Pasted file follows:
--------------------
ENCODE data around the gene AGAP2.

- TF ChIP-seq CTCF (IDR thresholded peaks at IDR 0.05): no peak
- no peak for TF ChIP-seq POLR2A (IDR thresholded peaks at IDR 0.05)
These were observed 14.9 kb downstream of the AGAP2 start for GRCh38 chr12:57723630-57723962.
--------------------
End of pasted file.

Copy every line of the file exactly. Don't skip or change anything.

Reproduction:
ENCODE data around the gene AGAP2.

- TF ChIP-seq CTCF (IDR thresholded peaks at IDR 0.05): no peak
- no peak for TF ChIP-seq POLR2A (IDR thresholded peaks at IDR 0.05)
These were observed 14.9 kb downstream of the AGAP2 start for GRCh38 chr12:57723630-57723962.